Prominent whistleblower attorney Jordan Thomas filed a lawsuit Wednesday against the Securities and Exchange Commission to vacate what he says are “illegal” changes to the agency’s whistleblower rules, which “undermine the integrity and effectiveness” of the program.
The changes to the SEC whistleblower rules, approved by a 3-2 vote in September, “add uncertainty to the cost benefit analysis” of SEC whistleblowers, Thomas, a partner and chair of the Whistleblower Representation Practice at the law firm Labaton Sucharow, told ThinkAdvisor on Wednesday in an interview. “The new rules turn the commission into a casino that courts high rollers with the promise of large jackpots but reserves the right to lower their winnings if they are too large.”
Thomas was a principal architect of the SEC Whistleblower Program.
The 48-page lawsuit, filed in the U.S. District Court for the District of Columbia, states that despite its incredible success, “the Commission recently amended its whistleblower rules for the express purpose of decreasing the size and number of whistleblower awards it issues.”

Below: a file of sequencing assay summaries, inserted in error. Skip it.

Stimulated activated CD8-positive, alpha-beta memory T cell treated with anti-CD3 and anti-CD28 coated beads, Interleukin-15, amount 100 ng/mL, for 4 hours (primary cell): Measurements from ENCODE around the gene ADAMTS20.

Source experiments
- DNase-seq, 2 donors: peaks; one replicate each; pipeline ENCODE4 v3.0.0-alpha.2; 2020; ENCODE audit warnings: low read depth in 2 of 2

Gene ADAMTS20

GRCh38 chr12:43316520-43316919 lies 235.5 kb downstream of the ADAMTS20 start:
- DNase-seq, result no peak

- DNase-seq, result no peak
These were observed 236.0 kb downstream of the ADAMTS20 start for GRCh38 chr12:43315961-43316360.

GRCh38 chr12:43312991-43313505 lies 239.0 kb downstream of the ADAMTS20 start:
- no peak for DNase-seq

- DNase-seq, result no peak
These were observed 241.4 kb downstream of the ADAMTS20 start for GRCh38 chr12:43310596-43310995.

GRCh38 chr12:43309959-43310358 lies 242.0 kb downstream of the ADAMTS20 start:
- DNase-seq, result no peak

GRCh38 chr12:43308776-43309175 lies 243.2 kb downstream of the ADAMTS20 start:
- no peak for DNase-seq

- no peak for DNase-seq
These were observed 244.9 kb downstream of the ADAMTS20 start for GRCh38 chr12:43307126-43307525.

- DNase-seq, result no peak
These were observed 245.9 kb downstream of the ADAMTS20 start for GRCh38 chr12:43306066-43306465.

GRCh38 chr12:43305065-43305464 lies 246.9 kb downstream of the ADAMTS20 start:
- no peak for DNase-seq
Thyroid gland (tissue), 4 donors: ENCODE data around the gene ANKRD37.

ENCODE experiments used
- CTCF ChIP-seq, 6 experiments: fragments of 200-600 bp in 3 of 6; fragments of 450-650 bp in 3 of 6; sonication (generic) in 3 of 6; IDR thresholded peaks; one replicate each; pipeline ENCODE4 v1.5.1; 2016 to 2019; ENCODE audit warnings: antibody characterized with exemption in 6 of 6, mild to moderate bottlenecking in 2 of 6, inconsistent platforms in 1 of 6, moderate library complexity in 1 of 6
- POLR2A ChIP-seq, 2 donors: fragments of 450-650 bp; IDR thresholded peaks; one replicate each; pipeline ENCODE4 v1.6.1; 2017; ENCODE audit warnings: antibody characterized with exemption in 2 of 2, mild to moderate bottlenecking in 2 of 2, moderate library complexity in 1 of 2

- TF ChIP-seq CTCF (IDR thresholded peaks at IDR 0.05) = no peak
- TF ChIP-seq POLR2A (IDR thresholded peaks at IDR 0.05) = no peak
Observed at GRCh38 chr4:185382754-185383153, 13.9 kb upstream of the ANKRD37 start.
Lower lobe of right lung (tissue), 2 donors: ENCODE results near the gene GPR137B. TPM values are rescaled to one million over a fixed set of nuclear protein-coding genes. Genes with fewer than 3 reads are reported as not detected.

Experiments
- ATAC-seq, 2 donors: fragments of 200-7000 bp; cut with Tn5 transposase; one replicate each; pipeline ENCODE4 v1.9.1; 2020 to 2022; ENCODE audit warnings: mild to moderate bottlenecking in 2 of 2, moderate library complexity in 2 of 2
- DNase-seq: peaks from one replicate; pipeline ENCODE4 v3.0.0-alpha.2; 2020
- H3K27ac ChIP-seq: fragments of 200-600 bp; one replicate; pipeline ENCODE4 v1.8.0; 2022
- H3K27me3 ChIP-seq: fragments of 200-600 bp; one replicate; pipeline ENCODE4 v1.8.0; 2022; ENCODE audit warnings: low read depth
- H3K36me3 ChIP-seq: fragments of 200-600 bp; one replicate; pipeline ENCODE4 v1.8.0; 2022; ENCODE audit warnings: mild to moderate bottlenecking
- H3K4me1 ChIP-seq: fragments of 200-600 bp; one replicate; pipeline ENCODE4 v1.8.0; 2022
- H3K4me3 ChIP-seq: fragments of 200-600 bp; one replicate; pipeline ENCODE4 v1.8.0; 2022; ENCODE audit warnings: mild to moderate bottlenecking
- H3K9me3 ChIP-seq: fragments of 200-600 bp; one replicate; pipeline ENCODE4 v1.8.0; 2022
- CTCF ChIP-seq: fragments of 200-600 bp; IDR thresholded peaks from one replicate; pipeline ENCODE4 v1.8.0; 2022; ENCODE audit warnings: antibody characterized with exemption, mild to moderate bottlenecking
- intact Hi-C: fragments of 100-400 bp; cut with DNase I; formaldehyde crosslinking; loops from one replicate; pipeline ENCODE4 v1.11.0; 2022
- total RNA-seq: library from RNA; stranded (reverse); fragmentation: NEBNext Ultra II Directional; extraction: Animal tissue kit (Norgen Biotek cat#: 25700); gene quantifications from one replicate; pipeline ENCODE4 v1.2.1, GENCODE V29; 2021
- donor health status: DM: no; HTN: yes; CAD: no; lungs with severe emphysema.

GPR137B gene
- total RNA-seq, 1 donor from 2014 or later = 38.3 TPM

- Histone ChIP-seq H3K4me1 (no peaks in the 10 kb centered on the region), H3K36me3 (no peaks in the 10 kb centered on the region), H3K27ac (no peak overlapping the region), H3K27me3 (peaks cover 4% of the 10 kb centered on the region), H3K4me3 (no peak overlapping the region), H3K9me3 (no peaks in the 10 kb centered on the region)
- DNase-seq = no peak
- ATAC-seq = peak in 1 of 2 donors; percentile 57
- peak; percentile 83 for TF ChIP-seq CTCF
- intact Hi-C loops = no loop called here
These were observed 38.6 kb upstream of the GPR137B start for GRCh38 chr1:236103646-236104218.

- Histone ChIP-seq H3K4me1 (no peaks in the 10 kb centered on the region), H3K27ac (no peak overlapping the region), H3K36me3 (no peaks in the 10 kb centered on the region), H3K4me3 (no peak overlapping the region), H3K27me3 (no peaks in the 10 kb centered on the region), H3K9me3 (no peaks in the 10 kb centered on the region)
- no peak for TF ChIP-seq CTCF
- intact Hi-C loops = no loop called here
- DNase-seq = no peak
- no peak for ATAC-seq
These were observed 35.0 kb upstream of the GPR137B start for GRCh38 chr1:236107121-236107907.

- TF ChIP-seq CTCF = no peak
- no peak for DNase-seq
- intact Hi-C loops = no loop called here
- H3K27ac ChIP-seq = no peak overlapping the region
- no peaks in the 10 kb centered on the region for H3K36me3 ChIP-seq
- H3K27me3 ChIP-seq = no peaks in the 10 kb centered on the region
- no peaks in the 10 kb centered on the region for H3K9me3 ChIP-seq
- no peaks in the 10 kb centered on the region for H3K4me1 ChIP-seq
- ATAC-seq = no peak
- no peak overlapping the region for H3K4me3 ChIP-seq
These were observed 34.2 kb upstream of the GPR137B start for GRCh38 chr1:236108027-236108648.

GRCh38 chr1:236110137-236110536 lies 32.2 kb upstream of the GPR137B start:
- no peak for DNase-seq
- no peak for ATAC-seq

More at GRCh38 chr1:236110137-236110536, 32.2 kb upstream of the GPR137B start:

Under the Dodd-Frank Act, the Commission was ordered to “pay an award or awards to 1 or more whistleblowers who voluntarily provided original information to the Commission that led to the successful enforcement of a covered action or ‘related action’ in an amount equal to ‘not less than 10 percent . . . [and] not more than 30 percent, in total, of what has been collected of the monetary sanctions imposed in the action or related actions.’”
Under the Dodd-Frank rules, the agency calculated whistleblower awards by assigning an “award percentage” based on certain positive factors (e.g., the significance of the information provided) and negative factors (e.g., the culpability of the whistleblower), the lawsuit explains.
The commission then issued an award by multiplying the “award percentage” by the total monetary sanctions collected by the SEC.
The commission, the lawsuit states, “did not take the size of the monetary sanctions into account when deciding the proper amount of the whistleblower award.”
The rules encouraged whistleblowers to come forward “by guaranteeing that those individuals who acted properly would be awarded accordingly and would not have their awards unfairly and arbitrarily diminished,” the suit states.